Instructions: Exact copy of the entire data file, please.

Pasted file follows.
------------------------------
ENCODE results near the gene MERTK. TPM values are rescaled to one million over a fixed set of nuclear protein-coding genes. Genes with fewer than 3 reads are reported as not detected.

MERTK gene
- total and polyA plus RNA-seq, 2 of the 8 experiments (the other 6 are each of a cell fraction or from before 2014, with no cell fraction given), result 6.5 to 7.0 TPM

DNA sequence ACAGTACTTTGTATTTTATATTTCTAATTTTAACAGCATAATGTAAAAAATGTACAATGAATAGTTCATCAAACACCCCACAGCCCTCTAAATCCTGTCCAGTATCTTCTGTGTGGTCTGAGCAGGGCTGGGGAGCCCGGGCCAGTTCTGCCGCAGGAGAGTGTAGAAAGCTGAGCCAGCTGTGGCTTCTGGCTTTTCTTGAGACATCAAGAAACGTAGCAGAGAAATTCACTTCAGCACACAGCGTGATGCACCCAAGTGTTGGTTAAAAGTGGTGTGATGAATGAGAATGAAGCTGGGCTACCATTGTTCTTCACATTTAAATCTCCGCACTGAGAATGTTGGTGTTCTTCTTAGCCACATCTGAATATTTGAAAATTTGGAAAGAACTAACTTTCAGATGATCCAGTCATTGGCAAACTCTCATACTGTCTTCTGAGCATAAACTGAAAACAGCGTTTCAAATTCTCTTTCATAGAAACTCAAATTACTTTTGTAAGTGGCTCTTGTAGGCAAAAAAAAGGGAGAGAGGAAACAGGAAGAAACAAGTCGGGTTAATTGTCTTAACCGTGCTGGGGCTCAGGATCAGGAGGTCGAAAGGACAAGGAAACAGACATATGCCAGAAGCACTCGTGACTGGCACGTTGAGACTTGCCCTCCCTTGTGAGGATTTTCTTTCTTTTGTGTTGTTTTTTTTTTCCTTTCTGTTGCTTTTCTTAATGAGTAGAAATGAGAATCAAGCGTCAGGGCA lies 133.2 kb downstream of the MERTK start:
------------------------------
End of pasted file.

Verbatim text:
ENCODE results near the gene MERTK. TPM values are rescaled to one million over a fixed set of nuclear protein-coding genes. Genes with fewer than 3 reads are reported as not detected.

MERTK gene
- total and polyA plus RNA-seq, 2 of the 8 experiments (the other 6 are each of a cell fraction or from before 2014, with no cell fraction given), result 6.5 to 7.0 TPM

DNA sequence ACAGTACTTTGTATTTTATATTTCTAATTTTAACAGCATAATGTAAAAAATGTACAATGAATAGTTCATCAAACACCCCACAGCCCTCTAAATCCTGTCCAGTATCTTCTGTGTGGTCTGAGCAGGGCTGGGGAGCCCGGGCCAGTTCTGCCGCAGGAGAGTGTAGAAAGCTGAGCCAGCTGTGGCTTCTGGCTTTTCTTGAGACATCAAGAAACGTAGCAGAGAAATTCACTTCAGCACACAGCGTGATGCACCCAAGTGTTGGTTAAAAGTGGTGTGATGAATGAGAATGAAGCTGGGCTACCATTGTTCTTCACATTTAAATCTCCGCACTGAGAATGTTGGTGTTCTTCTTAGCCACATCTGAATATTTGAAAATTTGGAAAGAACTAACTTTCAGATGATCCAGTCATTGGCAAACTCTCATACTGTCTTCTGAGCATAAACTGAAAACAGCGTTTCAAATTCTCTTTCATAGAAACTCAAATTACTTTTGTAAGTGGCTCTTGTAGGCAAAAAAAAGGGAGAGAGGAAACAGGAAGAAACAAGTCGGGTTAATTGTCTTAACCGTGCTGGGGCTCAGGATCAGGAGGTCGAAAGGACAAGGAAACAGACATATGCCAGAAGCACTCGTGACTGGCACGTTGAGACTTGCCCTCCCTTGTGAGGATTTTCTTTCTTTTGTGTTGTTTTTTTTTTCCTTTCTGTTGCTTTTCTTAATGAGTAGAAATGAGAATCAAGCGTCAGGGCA lies 133.2 kb downstream of the MERTK start: